Social Security Overpayments and Bankruptcy

Q: I have a notice from Social Security that I owe them money for overpayments. My husband died recently after a lengthy illness, and I am planning to file for bankruptcy because of the medical bills and other expenses incurred by his illness. I don’t have the money to repay, and am terrified of what could happen. I can’t think of anything that would have changed my status, or his. What can I do?

CAN SOCIAL SECURITY OVERPAYMENTS BE DISCHARGED IN BANKRUPTCY?

A: I am very sorry for your loss and for your difficulties. Generally, when the SSA sends a notice of an overpayment, it’s because there has been some change in status reported – erroneous though that change may be. It’s possible that someone may have obtained your Social Security number and is using it fraudulently. If it turns out that your number is being used by someone else in a case of identity theft, you are off the hook for the payments.

However, if you have not been the victim of identity theft, the clock is ticking. You have 30 days to ask for reconsideration and dispute the finding of overpayment. Even in the even that they do not reconsider, you can appeal for an administrative hearing before a judge. If you do not respond or SSA refuses to reconsider, your benefits will be attached 30 days after the finding. You can also apply for a waiver if you can’t afford to repay the amount. You must prove that you are without fault, and that you would be harmed or unable to pay basic expenses such as rent or your mortgage, buy food or medicine, or pay for utilities and other daily needs.

Now, as to being able to discharge Social Security overpayments in bankruptcy? Yes, it is possible to discharge this debt in bankruptcy. Just as with all other legitimate debts, this is subject to the automatic stay. And as with all other debts in bankruptcy court, it is subject to dispute by the creditor – though this is rare in cases when there is no fraud involved in the overpayment. If the recovery is already underway, SSA procedure is to refund recovered monies that were taken in the same month as the petition was filed. However, a recent decision in Georgia of Rodriguez v. United States – Case No. 09-93431-JB – Judge Joyce Bihary ruled that the SSA’s failures to follow its own procedure in processing a debtor’s waiver request paperwork had bearing on the discharge status of the debt.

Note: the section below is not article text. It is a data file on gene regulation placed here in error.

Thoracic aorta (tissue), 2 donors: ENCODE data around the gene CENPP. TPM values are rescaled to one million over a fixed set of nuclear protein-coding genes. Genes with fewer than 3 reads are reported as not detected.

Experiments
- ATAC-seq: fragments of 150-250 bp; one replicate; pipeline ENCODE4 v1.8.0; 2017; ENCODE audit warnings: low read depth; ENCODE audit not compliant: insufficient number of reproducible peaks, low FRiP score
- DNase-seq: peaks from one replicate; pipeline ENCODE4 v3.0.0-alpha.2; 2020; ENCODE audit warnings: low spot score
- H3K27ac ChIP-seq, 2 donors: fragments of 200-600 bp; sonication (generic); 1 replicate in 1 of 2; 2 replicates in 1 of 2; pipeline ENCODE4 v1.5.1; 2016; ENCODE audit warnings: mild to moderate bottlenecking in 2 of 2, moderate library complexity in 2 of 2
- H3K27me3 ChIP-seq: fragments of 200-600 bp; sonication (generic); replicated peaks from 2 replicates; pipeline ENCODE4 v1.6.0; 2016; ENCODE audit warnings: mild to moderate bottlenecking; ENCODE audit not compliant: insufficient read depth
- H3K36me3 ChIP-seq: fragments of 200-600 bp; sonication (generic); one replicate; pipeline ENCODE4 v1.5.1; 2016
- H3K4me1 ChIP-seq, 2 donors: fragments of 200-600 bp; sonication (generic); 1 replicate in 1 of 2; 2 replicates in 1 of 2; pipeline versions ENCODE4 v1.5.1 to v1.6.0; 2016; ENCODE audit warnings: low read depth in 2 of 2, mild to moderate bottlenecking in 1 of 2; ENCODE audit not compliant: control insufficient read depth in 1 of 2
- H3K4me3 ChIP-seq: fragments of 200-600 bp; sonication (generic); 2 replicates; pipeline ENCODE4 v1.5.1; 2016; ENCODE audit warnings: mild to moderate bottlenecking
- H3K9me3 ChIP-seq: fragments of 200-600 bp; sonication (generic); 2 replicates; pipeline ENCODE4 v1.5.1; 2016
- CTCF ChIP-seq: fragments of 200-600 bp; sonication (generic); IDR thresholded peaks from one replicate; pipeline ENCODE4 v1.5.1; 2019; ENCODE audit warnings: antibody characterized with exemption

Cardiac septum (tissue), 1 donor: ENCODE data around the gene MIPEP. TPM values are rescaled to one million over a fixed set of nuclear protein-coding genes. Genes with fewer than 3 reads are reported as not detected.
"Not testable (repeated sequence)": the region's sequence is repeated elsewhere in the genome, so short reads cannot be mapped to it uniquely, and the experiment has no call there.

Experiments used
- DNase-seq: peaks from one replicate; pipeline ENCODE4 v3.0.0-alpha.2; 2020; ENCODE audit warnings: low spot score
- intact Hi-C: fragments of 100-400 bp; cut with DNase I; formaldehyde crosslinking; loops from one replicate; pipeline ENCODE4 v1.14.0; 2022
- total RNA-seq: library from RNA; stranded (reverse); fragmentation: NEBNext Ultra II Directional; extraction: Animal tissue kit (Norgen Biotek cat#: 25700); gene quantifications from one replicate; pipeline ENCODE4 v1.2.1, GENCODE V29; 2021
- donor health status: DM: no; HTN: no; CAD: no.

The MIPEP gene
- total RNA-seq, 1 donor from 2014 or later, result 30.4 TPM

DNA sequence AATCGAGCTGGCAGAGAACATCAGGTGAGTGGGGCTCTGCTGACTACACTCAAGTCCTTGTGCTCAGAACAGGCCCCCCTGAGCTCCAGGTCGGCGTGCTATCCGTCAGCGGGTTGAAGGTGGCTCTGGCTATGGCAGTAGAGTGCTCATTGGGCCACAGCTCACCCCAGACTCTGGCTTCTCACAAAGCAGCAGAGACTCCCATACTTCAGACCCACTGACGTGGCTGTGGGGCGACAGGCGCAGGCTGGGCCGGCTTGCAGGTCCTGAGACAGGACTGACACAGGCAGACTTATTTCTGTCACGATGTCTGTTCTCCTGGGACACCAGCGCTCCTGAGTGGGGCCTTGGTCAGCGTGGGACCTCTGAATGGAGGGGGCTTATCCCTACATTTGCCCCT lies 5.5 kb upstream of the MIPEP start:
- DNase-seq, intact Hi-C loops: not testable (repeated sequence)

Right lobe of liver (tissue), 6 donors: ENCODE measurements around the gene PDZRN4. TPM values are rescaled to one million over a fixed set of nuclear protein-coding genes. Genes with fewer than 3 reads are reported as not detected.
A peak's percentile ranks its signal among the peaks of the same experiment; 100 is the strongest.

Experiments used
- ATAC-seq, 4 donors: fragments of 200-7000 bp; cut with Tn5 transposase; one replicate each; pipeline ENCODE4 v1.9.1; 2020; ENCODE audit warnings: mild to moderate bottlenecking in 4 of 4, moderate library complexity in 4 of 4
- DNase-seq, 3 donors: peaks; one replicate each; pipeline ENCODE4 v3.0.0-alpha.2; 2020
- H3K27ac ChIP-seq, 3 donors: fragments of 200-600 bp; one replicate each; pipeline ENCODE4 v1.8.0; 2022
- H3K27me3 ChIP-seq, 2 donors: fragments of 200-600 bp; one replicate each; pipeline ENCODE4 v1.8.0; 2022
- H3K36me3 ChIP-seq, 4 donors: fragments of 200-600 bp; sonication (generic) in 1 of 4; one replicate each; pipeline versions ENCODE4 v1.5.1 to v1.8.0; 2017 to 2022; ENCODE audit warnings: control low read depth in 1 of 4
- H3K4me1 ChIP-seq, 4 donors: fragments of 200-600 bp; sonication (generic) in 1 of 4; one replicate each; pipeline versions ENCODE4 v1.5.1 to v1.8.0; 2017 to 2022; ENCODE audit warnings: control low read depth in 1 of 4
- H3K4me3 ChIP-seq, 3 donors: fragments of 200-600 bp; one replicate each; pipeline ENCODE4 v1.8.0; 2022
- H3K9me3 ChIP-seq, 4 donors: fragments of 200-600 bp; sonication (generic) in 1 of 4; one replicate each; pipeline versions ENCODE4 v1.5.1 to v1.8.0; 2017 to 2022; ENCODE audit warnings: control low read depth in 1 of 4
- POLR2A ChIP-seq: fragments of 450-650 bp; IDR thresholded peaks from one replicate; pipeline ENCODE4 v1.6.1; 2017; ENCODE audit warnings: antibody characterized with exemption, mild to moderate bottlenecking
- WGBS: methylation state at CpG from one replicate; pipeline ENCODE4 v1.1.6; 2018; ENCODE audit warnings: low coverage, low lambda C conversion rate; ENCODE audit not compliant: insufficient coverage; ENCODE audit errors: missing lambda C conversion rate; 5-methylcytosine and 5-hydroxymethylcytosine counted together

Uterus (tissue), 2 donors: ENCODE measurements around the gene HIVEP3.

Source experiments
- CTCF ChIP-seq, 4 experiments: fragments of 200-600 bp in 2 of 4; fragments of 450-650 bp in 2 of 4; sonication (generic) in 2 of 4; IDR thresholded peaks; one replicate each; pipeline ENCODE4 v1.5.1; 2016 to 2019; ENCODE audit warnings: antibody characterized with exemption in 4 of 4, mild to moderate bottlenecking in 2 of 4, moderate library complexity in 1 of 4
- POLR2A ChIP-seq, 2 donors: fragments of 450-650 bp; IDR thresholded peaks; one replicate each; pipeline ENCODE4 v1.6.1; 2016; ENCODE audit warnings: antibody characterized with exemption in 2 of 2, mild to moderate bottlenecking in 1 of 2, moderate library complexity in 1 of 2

I’d like to get a better handle on this, and give you more advice than I can via this medium. If you’d gather your paperwork and come to the office for a consultation free of charge, I think I can help you with getting your dealings with the SSA in order, help you with your bankruptcy, and then try to tame those medical bills. I’m sorry for your loss, and you shouldn’t be struggling with this alone. Please, get in touch with either of our offices.

Get More Information

Share
Published by
Chad Van Horn

Recent Posts

How Long After Chapter 13 Bankruptcy Can I Sell My House?

Most people who file for bankruptcy are also looking to move on from the situation…

7 hours ago

Bite Sized Law: FL 222.11 Exemption of Wages from Garnishment

Let's get started on understanding 222.11 exemption of wages from garnishment!

1 week ago

Can You Convert Chapter 13 to Chapter 7 Bankruptcy?

The bankruptcy code does allow you to convert chapter 13 to chapter 7 bankruptcy when…

2 weeks ago

Does Bankruptcy Affect Security Clearance?

There are lots of factors taken into consideration if bankruptcy affects security clearance.

3 weeks ago

Chapter 7 Personal Bankruptcy Basics: Everything You Need to Know About the Process

Want to know the Chapter 7 personal bankruptcy basics about who qualifies for the bankruptcy?…

4 weeks ago

What Happens if an Employer Ignores a Wage Garnishment?

Failure to submit to these responsibilities could even lead to jail time for them. By…

1 month ago